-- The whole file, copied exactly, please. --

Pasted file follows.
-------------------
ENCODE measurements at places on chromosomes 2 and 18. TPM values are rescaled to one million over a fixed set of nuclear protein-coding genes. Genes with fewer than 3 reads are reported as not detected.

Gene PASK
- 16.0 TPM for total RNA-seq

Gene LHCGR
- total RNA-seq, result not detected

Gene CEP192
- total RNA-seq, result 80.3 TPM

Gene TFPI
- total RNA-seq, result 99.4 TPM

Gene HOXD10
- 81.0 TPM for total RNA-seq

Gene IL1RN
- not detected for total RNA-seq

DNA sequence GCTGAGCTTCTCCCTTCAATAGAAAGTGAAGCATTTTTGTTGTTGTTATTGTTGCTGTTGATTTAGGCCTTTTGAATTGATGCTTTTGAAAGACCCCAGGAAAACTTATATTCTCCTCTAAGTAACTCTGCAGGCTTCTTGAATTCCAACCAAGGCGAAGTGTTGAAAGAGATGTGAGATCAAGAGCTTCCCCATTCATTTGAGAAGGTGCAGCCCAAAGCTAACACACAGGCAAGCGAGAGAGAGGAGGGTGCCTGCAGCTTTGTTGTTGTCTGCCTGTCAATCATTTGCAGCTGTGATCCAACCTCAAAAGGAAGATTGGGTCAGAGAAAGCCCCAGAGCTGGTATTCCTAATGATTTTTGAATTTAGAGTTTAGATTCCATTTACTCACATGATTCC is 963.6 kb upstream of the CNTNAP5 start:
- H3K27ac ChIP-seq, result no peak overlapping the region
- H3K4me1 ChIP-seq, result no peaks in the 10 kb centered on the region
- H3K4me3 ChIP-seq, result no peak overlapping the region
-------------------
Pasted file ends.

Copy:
ENCODE measurements at places on chromosomes 2 and 18. TPM values are rescaled to one million over a fixed set of nuclear protein-coding genes. Genes with fewer than 3 reads are reported as not detected.

Gene PASK
- 16.0 TPM for total RNA-seq

Gene LHCGR
- total RNA-seq, result not detected

Gene CEP192
- total RNA-seq, result 80.3 TPM

Gene TFPI
- total RNA-seq, result 99.4 TPM

Gene HOXD10
- 81.0 TPM for total RNA-seq

Gene IL1RN
- not detected for total RNA-seq

DNA sequence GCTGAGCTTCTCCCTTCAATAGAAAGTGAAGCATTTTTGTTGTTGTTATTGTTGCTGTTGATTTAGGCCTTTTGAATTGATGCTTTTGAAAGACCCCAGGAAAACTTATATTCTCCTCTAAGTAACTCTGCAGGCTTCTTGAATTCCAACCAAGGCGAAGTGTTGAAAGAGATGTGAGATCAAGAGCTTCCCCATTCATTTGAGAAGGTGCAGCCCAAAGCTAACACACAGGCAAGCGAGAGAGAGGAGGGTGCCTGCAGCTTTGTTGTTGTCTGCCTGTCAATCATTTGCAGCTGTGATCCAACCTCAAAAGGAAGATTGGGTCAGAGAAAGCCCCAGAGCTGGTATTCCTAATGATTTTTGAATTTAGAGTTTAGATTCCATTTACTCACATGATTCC is 963.6 kb upstream of the CNTNAP5 start:
- H3K27ac ChIP-seq, result no peak overlapping the region
- H3K4me1 ChIP-seq, result no peaks in the 10 kb centered on the region
- H3K4me3 ChIP-seq, result no peak overlapping the region